In the meantime, the Humanities were contributing to the challenge of modeling human characters and human socio-cultural dynamics. Shakespeare and Dostoevsky both made major contributions to the art of modeling human systems.

Sociologist Victor Turner made seminal contributions to this process as well, with his pathbreaking notions of Communitas and Liminal Social Drama.

René Girard extracted an insightful model of human socio-cultural dynamics through his insightful analysis of Dostoevsky's novels.

If you solve Girard's System Model for the optimal strategy, you get practices remarkably similar to the teachings of the founders of the world's great religions. But it's not grounded on faith. It's grounded in analytical system modeling, with scientifically valid models of human socio-cultural dynamics.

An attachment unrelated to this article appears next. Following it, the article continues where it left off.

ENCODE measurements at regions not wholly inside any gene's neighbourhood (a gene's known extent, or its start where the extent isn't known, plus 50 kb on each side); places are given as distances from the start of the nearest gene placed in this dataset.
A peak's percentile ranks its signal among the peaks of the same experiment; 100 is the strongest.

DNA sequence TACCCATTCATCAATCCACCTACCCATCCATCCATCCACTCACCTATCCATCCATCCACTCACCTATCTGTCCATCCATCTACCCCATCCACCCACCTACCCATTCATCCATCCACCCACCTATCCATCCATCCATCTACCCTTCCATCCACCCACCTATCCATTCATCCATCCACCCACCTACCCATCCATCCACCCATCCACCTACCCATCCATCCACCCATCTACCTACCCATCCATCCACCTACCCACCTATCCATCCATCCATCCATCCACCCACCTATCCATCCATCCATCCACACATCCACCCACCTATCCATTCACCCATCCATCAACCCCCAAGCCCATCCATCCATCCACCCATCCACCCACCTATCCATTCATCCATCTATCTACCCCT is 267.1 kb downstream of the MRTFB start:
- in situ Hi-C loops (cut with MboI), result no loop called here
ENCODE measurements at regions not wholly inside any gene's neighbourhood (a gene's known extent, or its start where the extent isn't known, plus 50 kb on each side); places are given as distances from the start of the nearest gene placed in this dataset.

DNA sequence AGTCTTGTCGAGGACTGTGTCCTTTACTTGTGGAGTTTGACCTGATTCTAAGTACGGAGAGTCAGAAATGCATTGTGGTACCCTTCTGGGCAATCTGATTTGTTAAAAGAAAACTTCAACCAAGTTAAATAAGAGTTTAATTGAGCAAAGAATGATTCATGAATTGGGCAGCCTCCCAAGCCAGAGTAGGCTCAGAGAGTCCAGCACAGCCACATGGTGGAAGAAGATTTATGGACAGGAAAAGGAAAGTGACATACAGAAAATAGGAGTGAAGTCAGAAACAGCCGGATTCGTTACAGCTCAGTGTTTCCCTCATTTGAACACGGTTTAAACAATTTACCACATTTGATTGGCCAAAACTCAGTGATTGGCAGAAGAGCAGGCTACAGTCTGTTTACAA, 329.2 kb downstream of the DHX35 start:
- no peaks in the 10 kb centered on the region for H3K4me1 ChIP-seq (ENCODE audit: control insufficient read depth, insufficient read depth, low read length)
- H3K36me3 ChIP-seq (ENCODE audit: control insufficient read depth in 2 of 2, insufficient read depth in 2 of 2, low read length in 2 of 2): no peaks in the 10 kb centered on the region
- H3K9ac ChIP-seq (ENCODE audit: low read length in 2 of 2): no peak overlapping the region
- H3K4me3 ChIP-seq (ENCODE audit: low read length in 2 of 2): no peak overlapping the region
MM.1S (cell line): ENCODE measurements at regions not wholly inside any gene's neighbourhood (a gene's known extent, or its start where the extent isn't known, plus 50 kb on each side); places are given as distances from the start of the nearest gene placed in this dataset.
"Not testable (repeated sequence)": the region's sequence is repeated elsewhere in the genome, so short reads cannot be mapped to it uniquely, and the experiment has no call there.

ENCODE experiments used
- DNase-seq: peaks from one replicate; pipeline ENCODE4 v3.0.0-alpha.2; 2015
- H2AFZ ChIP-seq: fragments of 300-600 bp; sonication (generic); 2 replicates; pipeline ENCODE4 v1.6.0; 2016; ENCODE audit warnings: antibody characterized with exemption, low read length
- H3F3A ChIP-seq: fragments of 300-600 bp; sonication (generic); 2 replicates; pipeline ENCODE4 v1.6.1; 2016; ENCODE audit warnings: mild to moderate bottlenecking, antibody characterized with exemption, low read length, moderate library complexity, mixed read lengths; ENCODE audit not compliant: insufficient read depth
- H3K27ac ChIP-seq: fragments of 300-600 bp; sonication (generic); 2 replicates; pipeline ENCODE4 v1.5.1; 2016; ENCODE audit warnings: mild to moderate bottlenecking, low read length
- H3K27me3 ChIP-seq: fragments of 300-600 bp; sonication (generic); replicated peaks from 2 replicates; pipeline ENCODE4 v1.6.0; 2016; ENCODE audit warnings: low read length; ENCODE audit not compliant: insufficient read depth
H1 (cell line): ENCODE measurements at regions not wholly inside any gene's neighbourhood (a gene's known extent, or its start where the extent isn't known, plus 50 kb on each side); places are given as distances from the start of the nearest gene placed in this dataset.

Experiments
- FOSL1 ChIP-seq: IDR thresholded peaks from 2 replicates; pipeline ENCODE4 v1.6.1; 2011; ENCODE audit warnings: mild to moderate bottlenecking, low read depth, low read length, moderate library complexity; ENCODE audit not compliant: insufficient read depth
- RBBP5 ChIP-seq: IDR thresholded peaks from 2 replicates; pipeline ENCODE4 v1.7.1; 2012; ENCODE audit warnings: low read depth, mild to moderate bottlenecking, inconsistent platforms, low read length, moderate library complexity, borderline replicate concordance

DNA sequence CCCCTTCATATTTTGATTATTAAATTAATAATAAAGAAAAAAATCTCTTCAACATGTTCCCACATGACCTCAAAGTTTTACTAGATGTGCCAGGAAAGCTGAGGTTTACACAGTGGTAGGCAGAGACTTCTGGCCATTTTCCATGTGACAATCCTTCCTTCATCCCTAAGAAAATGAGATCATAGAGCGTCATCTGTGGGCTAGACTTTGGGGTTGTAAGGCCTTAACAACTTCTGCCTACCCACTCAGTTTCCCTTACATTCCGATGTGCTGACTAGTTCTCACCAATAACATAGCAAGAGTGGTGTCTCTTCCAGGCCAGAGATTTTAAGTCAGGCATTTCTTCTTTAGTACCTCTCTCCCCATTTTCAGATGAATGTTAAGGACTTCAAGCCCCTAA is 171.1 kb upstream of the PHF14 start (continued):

Is this a realistic possibility?

In theory, yes. But it will take a major paradigm shift in our beliefs and practices. We're gonna have to let go of some long-standing mythologies and dysfunctional practices — a transformation that carbon units have not demonstrated much ability to achieve, with the notable exception of a few rare individuals.

Probably the only way such a paradigm shift can ever take place is through the medium of storycraft. Our core beliefs are those which we embed in the stories we tell ourselves. Every culture and every age has its characteristic myths — the stories we tell ourselves to define our beliefs and practices. That's why dramatists like Sophocles, Homer, Cervantes, Shakespeare, and Dostoevsky are so important. They reflect the cutting edge in the crafting of stories through which we define ourselves.